Policy development is rarely simple even, or perhaps especially, when the question looks ludicrously simple.
There is a door between the lifts and the working areas of the building I work in.* The door sits at the intersection of three policies, and as a result, cannot satisfy all of them. Of the three, the one it comes closest to satisfying is the one which has least day to day applicability (though it is the one with greatest political salience).
Policy 1: Security Access should be controlled and nobody should be able to move into the working areas unless they have a security pass.
Policy 2: Accessibility Everybody, including wheelchair users, should have full access
Policy 3: Green Unnecessary power consumption should be eliminated
The current solution involves:
- pass controlled doors…
- … which are opened by electric motors…
- … and open wide enough for long enough to allow wheelchair users to pass comfortably.
This theoretically meets the security policy, but fails in practice because for most of the day it is too easy to follow somebody in: passholders can’t close the door manually and won’t wait for as long as the automatic closure takes – even if there were a culture of challenging people, which there isn’t.
It does though make a pretty good job of delivering the accessibility policy: no manual strength is needed, and (as far as I can tell) the door itself is not an obstacle. But having power-operated doors used by people who are overwhelmingly able to open doors themselves then fails miserably to minimise electricity consumption.
For the past few months there has been a de facto alternative approach in effect, while the doors were being upgraded (or perhaps downgraded, depending on how you look at it):
- unlocked doors
- on spring closures
- which open wide enough for wheelchair users, but are somewhere between slightly awkward and quite impossible for some people to operate.
That failed completely to meet the security policy – but then it wasn’t really being met anyway. It supports the green policy, albeit in a small scale way, but fails on accessibility – though how serious that failure is in practice is hard for me to judge.
Which of those two situations is better?
I have no idea.
I know which one I prefer: the second makes my life marginally more straightforward, and saves me several entire seconds every time I go through the door. It has the more subtle advantage of not irritating me with the security theatre of a locked door which in practice doesn’t need a key to get through. And I suspect that that would be the popular choice. But that doesn’t make it inherently the right choice. The accessibility policy clearly should carry some weight. But exactly how much weight should it carry against the green policy? Enhanced security is a good thing not a bad thing, but what was the security problem in the first place, and exactly how much extra security are we buying in exchange for how much extra inconvenience? And if those are both too small or too difficult to measure, which one should take priority and why? And so it could go on.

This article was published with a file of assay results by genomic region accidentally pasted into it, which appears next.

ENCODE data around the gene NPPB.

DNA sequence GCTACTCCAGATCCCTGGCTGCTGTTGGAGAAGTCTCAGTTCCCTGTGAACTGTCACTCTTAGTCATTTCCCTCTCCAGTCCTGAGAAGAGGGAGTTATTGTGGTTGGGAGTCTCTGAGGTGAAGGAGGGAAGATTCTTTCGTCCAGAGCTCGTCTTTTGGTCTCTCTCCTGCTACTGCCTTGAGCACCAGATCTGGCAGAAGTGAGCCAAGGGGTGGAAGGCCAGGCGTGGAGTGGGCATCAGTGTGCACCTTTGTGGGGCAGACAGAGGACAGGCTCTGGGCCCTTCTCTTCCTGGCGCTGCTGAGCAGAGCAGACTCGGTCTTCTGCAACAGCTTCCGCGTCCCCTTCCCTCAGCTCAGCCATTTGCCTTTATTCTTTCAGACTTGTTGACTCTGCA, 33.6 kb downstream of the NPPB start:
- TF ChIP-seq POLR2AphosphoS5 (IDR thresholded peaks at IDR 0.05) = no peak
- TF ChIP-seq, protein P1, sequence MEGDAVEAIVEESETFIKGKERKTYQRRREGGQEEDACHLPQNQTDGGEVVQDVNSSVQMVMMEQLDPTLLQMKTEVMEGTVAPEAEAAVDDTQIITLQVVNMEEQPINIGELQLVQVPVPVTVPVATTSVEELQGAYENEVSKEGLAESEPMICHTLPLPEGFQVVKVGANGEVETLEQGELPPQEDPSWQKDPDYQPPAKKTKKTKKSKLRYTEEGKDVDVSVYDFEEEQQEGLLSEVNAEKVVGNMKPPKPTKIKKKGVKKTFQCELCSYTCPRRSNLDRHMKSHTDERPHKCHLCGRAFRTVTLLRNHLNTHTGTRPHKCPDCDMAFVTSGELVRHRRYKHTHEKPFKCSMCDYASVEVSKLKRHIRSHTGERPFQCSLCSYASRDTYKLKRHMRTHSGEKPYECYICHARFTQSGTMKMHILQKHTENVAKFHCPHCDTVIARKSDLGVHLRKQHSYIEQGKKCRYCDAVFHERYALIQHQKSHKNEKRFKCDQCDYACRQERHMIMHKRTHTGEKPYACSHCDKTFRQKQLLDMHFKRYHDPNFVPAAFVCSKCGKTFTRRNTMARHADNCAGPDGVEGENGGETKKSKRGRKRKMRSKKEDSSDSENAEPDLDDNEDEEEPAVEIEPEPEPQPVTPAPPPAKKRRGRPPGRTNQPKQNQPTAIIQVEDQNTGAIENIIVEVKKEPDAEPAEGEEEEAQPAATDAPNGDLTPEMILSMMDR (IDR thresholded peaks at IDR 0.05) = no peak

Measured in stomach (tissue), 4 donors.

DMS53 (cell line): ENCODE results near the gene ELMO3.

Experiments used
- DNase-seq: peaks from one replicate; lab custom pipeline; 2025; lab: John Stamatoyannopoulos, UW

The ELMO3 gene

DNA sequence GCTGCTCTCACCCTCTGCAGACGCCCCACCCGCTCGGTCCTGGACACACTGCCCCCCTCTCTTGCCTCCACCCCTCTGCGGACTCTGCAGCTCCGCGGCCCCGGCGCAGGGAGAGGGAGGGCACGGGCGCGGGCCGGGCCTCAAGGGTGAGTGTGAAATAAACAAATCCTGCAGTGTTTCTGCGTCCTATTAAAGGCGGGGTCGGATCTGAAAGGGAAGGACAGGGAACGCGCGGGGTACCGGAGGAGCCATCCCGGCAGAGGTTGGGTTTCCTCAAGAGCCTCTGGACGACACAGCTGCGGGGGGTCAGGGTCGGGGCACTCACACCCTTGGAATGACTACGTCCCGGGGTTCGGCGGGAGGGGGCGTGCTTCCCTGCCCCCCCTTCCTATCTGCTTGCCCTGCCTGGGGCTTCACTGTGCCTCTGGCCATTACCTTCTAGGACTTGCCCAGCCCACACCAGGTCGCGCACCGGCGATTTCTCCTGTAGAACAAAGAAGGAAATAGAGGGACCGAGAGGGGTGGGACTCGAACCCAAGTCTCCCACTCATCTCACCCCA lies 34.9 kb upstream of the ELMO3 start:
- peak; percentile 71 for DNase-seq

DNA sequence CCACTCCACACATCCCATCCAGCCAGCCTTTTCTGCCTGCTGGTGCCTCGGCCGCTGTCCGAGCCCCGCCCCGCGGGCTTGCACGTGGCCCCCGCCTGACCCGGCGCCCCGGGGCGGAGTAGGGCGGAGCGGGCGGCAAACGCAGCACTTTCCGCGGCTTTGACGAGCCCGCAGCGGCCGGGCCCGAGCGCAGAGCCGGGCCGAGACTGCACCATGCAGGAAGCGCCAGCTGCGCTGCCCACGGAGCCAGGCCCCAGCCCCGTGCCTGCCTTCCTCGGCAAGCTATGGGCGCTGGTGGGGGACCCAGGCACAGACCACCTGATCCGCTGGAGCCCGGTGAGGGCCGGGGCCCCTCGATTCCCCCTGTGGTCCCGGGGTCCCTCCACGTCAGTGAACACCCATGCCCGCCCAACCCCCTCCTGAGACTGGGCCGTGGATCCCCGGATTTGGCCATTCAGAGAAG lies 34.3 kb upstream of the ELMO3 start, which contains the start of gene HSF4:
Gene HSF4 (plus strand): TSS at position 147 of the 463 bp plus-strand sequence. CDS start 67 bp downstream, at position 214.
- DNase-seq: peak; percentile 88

It tends not to with doors. Somebody makes a not very soundly based decision, the rest of us may mutter but live with it, and the world moves on. But many things are both more complicated and more important than that. If there is no inherently right answer to the question of how a door should open, how much less so how government policies should be designed and delivered?
That’s not an argument for giving up in despair. Quite the contrary, it’s an argument that complexity is unavoidable and needs to be managed. Equally, though, it’s not an argument that decisions of such weight and complexity can be taken only by high-powered mandarins. Quite the contrary again, it’s an argument that where different perspectives exist, they are best artiuculated and resolved by those who hold them. User centred design can start with the very basic.
So what’s the point? Well at one level, no more than that I am a very midly irritated door user (quick: how many mildly irritated service users do you have who will never say anything but whom you could make happier?). But the real point is that complex choices are, well, complicated. What turns out to be the right answer depends heavily on what was decided to be the right question. Or, to quote myself in a slightly different context:
Politics is essentially about finding ways of making complicated and inter-dependent decisions across a wide range of interests. Doing that is inherently hard (which is one reason why it’s so easy to criticise politicans). Doing politics differently may be very attractive, but that doesn’t mean that what is being done is any less political.
*The picture is not of the actual door we are talking about here. You can tell because it doesn’t look as though it complies with Policy 2.